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As someone who personally experienced the devastating consequences of an unjust legal system, I am a testament to the transformative power of redemption. My journey to becoming an advocate underscores the urgent need to pass the EQUAL Act, legislation that aims to eliminate the racist sentencing disparity between crack and powder cocaine.
Growing up, I found myself in a world plagued by gangs, drugs and violence. As I got older, I succumbed to my environment, was involved in gang activity and began dealing drugs. My path took a dramatic turn when I was sentenced to 25 years in federal prison for dealing crack cocaine. The penalty for 1 gram of crack cocaine at that time was the same as 100 grams of powder cocaine — making it a 100-1 ratio. The only difference between these two substances is the baking soda added to cook it; they are the same drug. The war on drugs specifically targeted individuals like me, particularly in communities of color, leading to harsh and unequal punishments that did not fit the crime.
During my time in prison, I made a conscious decision to change my life. I sought out an education and a connection with something greater than myself. Throughout my 17 and a half years in federal prison, I took numerous college courses, taught various subjects and earned multiple degrees. Despite my efforts to appeal my sentence, it seemed like an uphill battle.
A glimmer of hope emerged when I was introduced to #cut50, the organization now known as Dream.Org, that was fighting for the passage of the First Step Act. In 2010, the Fair Sentencing Act passed, which reduced the 100-to-1 crack cocaine sentencing disparity to 18-to-1. Unfortunately the law was only applied moving forward, meaning people like me, convicted under the now-outdated crack laws, were still stuck serving 100-to-1 sentences that Congress had just thrown out. The First Step Act aimed to fix that by making the Fair Sentencing Act retroactive.
With the support of Dream.Org and my attorney, I became the first person in the Southern District of California to litigate the First Step Act, paving the way for potential relief. As a result of all these wonderful people helping me out, my sentence was reduced by five years, allowing for my immediate release. Seven days later, I reentered society, teaming up with Dream.Org to advocate for comprehensive equality in sentencing. Although I benefited from the 18-1 ratio, which was a significant step forward, it is essential to continue the fight until a 1-1 ratio is achieved.
Those who oppose the EQUAL Act often fail to comprehend the human aspect of these unjust sentences. We are talking about individuals who have served 10, 15 or even 20 years in prison, with some serving life sentences. These men and women are not statistics; they are our fellow citizens, who have families and communities to return to. Many have undergone profound personal transformation during their incarceration, actively seeking education, spiritual growth, and a genuine desire to positively impact society.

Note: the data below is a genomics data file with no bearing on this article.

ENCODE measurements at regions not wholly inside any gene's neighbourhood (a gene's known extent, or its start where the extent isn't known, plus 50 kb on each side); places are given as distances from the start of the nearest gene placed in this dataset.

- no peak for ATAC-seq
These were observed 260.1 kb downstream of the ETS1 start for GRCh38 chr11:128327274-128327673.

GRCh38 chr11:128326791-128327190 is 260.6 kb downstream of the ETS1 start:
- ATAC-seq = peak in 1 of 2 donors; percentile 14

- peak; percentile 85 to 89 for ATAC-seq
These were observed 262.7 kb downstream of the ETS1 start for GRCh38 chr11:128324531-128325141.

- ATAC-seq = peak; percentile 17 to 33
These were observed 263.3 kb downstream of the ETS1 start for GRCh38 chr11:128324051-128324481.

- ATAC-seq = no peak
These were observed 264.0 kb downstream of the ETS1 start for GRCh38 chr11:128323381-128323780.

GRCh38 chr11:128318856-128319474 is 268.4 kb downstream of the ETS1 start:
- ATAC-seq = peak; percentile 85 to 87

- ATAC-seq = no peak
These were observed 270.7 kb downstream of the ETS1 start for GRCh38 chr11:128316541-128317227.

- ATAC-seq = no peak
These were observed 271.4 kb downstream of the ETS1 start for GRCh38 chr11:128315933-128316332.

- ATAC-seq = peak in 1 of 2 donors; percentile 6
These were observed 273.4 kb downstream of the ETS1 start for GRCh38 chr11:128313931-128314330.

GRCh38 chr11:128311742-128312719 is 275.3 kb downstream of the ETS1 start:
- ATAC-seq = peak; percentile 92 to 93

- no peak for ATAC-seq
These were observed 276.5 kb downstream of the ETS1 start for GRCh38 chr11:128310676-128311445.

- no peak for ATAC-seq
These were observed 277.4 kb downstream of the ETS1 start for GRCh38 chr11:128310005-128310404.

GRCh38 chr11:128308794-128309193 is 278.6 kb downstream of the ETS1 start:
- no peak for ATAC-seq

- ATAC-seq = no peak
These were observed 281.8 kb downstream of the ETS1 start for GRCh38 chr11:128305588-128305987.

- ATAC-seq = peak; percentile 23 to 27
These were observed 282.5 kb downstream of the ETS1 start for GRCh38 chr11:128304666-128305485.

The goal of passing the EQUAL Act and ensuring its retroactivity is to rectify the wrongs committed under an unjust system. By providing these individuals with an opportunity for redemption, we embrace the core principles of fairness, equality and justice. As a nation that prides itself on these values, we must not turn a blind eye to the suffering caused by outdated policies.
These individuals are not simply seeking to reenter society and remain crime-free. They want to be contributing members who can serve as role models for younger generations. By addressing the injustices of the past, we can tap into their potential to affect meaningful change and inspire others to follow a different path.
I am now dedicated to using my freedom to make a positive impact on my community. Through organizations like Shaphat Outreach, I work with young people, teaching them life skills and helping them steer clear of the traps that ensnared me in my youth. I have witnessed firsthand the transformative power of education and mentorship in empowering young individuals to choose a path of success and fulfillment.
This Fourth of July, as we celebrate the ideals of freedom and justice, let us remember that true freedom can only be achieved when everyone is treated equally under the law. Let us honor the principles upon which our nation was founded by supporting the EQUAL Act and ensuring that justice prevails for all.
Together, we can create a future where equality and justice are not just lofty ideals but living realities for every American. We owe it to the families and communities affected. It is time to pass the EQUAL Act and pave the way for a brighter and more equitable future.
Robert Wood was born and raised in southeast San Diego. He was the first inmate in the southern district of California to get relief based on litigating the First Step Act. He now serves as a member of both the Federal Prisons Priority Committee and on the board of directors for The Prison Scholar Fund.